Delete
    3. Very interested to hear about this as well. There are a few no-goes for her that my skin has NO issue with whatsoever, like fragrance or essential oils. My question would also be, if I can't see/feel irritation, does that mean it's not there? Because I also get the impression that she thinks it's always bad for your skin no matter what. Is there research backing that up? She loves the research so I'd love to know. Same with alcohol.

      I respect the woman a great deal which is why I wish that Beautypedia were less snarky and downright nasty sometimes. It's so tiring to read. Skin care and all things skin shouldn't make you feel exhausted and cranky. Stress is not helping with wrinkles either.

      Delete
    4. I'm sensitive, so I can't use fragrance, fragrant essential oils, or derivatives of essential oils like limonene and linalool. I become very red, irritated and itchy along with a broken skin barrier if I continue with such a product. Increase in pigmentation for me too.
      Even if there is no visible or physical irritation in "normal" skin, is damage being done?

      Delete
    5. I also find no problem with many products that she has said are terrible. As well, although her products have no scent etc, when I was looking at reviews on her site of some Paula's Choice products, some described irritation/breakouts. Surely this illustrates that different people have different sensitivities, and some sensitivities/reactions have nothing to do with essential oils etc.

      Delete
    6. ETA: I should have been more clear. She does say that fragrance does lasting damage but is there actually any research backing her up? Because it is prefaced with "Her beliefs/brand ethos" and that seems a bit muddy to me. I can't imagine the beauty industry has spent the time and money to research this over years. Of course with UVA we know because of cancer research but that's not the case here.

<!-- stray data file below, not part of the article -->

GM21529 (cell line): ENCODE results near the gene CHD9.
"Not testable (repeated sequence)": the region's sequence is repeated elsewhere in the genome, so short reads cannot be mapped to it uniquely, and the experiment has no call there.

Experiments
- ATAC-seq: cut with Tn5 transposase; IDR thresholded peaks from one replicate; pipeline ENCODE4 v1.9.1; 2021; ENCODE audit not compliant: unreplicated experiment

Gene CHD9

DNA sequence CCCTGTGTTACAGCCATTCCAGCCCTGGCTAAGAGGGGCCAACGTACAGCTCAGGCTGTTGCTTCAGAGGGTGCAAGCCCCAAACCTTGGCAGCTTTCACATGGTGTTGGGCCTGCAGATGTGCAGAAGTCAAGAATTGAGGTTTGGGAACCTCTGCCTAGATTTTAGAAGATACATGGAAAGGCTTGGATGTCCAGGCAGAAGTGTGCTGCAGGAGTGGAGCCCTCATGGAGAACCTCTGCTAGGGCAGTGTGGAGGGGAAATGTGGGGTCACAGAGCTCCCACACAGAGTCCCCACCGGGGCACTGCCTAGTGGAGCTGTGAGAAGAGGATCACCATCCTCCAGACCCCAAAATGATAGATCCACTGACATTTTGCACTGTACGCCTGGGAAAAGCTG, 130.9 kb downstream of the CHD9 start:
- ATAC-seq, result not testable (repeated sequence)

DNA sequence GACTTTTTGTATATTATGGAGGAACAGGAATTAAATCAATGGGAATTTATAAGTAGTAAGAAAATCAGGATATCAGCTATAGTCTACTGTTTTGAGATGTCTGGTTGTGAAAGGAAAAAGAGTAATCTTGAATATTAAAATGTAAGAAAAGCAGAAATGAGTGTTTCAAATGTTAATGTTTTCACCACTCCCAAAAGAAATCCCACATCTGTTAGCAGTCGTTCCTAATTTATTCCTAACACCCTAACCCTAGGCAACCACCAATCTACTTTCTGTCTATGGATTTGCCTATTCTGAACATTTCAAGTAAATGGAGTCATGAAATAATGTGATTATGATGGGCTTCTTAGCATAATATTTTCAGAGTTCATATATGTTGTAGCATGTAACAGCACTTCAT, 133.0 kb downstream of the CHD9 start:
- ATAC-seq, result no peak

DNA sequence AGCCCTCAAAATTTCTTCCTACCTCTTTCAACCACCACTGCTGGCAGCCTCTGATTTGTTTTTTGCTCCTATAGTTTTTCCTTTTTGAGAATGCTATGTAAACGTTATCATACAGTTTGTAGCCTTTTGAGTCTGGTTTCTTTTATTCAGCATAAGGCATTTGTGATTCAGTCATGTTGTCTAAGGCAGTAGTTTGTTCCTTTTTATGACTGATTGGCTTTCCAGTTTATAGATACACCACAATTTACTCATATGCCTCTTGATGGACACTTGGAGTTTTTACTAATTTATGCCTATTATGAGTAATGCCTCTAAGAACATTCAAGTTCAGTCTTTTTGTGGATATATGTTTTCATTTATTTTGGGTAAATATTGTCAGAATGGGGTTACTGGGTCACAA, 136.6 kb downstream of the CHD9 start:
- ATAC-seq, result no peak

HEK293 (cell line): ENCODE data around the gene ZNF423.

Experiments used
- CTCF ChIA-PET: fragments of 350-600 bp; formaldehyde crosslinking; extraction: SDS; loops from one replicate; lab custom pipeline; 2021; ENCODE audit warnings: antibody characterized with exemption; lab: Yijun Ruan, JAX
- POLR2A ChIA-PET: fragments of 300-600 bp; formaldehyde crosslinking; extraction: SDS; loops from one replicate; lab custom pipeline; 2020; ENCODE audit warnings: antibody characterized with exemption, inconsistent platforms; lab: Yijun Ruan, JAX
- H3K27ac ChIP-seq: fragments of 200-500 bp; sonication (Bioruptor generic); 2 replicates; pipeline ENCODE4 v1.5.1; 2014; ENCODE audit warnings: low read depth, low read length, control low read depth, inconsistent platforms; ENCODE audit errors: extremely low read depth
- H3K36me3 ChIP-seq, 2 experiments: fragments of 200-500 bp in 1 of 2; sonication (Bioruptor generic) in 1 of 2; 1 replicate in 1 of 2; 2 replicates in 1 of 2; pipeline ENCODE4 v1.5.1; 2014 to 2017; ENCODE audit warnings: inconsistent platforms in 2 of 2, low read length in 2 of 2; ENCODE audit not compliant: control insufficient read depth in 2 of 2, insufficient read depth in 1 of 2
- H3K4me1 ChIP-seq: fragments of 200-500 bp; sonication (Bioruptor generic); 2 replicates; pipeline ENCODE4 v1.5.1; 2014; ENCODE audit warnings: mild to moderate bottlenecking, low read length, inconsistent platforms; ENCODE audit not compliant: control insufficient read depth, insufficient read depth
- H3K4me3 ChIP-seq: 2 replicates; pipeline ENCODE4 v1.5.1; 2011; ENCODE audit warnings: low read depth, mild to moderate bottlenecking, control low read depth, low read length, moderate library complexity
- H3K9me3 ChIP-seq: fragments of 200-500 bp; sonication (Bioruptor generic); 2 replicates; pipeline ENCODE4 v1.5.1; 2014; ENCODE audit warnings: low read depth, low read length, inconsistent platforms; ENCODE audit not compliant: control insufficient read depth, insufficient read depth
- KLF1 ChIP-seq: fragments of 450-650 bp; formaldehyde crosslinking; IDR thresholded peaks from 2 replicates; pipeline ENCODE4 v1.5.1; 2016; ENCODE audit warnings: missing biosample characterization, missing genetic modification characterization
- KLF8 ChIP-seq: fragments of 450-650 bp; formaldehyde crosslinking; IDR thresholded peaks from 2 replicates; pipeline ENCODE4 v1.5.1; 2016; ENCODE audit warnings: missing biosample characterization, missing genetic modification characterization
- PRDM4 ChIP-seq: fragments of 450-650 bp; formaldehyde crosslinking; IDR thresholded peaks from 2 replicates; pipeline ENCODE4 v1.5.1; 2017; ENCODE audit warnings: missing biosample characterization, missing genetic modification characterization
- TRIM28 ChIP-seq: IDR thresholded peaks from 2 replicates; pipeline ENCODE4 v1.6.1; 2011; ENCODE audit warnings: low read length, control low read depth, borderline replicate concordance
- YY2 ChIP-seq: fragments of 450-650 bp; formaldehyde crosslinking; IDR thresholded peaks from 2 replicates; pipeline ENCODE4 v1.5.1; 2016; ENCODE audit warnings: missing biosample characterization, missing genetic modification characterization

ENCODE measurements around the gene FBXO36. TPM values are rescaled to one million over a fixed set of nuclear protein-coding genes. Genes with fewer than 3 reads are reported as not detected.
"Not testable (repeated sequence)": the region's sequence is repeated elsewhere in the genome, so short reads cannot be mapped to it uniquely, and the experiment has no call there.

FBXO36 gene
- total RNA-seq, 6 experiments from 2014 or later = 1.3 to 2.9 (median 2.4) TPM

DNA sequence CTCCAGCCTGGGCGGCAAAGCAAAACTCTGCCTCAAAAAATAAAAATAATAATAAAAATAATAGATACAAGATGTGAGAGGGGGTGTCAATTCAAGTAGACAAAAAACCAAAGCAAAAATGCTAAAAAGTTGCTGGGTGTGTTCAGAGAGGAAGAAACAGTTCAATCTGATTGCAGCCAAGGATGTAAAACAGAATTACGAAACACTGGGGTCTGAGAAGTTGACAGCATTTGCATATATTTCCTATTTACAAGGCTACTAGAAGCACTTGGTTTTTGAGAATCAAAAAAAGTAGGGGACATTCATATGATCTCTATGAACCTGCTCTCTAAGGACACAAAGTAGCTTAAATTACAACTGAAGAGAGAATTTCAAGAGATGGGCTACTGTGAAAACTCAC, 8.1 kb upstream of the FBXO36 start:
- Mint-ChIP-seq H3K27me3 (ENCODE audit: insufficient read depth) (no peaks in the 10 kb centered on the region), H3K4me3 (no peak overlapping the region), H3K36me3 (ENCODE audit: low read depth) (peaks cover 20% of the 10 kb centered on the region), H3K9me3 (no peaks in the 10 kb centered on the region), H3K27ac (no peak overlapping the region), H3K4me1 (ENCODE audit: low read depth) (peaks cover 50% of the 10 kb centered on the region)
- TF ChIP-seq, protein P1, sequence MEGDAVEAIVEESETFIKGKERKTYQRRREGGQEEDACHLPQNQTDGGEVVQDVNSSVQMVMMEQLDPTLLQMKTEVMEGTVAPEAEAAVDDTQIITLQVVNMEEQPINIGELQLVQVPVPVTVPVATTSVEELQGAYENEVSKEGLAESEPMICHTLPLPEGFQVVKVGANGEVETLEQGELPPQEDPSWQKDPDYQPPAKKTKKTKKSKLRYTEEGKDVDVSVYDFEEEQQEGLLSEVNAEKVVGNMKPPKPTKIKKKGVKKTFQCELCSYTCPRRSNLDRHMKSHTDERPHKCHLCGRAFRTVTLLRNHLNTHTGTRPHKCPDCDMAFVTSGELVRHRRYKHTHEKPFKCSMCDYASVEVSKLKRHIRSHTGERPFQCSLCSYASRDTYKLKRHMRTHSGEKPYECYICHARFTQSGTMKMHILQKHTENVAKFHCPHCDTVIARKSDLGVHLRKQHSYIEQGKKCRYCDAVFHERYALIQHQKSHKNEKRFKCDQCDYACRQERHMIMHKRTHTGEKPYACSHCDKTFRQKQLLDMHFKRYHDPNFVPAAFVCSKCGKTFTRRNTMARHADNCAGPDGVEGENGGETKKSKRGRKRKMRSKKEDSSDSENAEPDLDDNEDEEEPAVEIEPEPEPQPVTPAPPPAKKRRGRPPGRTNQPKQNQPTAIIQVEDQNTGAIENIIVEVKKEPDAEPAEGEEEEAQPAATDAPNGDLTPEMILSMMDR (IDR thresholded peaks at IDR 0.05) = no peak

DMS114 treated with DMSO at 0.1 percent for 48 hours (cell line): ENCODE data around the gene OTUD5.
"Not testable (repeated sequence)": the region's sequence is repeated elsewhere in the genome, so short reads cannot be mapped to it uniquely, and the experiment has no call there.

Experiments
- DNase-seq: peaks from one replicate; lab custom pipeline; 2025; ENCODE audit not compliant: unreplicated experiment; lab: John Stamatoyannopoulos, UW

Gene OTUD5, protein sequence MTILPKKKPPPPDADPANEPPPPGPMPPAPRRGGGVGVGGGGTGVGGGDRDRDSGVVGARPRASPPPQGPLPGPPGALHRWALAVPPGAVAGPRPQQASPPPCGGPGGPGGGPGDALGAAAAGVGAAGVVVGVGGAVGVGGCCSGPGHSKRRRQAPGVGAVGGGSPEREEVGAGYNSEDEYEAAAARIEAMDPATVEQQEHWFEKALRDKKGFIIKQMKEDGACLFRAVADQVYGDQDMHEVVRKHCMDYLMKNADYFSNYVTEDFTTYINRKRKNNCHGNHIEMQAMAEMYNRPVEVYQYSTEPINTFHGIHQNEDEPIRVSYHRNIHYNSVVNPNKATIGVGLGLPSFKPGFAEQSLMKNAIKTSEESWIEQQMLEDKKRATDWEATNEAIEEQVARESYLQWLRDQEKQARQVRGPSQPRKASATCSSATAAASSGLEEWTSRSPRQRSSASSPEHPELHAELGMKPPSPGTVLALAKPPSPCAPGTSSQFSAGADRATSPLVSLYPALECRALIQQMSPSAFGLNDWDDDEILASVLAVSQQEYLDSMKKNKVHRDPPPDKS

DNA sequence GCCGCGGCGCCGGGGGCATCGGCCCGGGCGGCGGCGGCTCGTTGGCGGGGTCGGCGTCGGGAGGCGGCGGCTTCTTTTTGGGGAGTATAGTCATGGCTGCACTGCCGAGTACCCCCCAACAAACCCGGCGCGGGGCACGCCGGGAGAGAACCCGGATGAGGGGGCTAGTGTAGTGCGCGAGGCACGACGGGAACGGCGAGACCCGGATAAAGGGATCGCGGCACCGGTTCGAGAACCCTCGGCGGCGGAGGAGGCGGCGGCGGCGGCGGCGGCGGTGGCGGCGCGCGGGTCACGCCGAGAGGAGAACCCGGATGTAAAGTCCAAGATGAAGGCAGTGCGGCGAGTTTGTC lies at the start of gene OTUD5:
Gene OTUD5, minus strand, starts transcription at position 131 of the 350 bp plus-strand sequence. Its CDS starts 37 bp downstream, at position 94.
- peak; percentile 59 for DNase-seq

If this is really only her belief, then I will stick to my own beliefs. One of which is that if you don't enjoy things (food, skin care, doesn't matter) and only strictly stick with what's good for you according to science, you will probably lead a healthy and very boring life. Beauty products should be enjoyable as well as effective and while it's good to stick to the basics like sun screen and a good diet, I also think that if the rest of it is no fun at all, that can't be great for you.

      Delete
    7. She pretty much always has science to back her up....I don't know if she has posted anything about that on her website but you should definetly have a look! :) there are many articles with scientific sources and knowing Paula there will definitely be one on fragrance!

      Personally I think, as you all said, that is always a matter of personal preference. Paula thinks fragrance is an absolute no no, you don't, that doesn't mean that she should rate 5 stars a product she doesn't like...if you like it, if it works for you, get it, use it and enjoy it :)

      Delete
    8. I would also love to hear your thoughts on fragrance as an across the board irritant please Caroline x

      Delete